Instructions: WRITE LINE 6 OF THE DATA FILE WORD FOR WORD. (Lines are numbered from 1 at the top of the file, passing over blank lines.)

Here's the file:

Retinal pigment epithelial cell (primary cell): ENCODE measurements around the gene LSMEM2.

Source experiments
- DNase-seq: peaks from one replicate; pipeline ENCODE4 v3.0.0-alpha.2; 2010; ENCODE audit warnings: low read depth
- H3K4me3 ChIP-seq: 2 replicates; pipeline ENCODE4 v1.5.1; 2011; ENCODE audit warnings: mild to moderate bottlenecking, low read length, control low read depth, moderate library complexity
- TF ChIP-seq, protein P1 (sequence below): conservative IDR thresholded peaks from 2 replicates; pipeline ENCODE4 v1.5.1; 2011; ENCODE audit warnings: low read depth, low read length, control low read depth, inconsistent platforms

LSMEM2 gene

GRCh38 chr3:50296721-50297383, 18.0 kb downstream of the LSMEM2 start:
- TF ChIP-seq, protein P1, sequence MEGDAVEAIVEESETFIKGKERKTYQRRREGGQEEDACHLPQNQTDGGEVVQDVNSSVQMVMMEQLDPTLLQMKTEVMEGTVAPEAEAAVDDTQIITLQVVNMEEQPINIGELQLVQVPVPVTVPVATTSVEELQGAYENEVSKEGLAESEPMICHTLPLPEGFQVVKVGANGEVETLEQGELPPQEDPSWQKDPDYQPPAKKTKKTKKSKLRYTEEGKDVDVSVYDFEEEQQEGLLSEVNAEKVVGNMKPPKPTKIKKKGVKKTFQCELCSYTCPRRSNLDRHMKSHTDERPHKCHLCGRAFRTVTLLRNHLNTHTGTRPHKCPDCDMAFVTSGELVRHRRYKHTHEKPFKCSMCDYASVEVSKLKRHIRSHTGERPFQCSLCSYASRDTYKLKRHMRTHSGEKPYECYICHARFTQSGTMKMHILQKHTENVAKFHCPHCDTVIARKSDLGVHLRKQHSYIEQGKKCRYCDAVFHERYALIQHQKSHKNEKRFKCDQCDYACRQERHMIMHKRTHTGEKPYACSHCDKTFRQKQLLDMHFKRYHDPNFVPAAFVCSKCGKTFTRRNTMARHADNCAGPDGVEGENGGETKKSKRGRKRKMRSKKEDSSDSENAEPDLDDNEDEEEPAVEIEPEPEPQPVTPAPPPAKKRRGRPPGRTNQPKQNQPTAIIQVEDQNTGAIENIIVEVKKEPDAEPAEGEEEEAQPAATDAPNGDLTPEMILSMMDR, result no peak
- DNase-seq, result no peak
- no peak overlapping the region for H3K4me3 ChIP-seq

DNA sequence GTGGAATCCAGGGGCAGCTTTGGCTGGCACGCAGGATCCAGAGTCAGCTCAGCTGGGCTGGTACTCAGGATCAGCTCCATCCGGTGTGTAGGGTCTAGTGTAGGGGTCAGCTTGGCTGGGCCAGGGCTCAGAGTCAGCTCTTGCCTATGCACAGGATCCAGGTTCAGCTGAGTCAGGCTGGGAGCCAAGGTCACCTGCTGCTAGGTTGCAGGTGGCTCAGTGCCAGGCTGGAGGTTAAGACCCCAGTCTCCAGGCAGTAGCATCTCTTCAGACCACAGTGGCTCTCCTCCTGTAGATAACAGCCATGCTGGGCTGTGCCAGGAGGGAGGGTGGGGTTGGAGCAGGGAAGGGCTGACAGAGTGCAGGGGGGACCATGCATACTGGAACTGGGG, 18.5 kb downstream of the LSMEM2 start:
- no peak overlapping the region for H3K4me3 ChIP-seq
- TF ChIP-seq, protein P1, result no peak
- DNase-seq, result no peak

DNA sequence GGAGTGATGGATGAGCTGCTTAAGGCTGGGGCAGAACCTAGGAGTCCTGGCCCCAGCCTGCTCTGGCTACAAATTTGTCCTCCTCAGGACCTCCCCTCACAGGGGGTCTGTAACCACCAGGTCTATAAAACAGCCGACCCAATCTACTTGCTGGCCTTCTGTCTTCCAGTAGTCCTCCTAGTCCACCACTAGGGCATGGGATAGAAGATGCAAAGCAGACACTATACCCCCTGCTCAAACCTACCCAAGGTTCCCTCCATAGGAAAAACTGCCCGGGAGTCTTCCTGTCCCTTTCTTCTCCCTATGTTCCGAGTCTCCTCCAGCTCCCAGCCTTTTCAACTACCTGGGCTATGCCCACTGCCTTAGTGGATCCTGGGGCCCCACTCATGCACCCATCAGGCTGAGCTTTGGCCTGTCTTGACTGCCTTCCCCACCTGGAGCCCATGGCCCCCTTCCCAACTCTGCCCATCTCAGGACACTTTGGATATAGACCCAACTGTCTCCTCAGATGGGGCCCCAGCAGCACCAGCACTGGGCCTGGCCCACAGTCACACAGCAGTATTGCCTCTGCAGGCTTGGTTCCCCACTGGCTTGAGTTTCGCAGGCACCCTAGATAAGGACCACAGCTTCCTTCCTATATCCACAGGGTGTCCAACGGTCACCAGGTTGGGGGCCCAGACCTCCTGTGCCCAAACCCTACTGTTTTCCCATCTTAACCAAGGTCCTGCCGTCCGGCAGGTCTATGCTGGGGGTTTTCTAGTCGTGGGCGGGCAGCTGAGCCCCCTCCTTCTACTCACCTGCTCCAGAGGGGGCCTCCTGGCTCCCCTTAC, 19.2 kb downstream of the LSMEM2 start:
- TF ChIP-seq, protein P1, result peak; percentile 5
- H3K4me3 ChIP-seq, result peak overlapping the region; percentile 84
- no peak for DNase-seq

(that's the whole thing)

LSMEM2 gene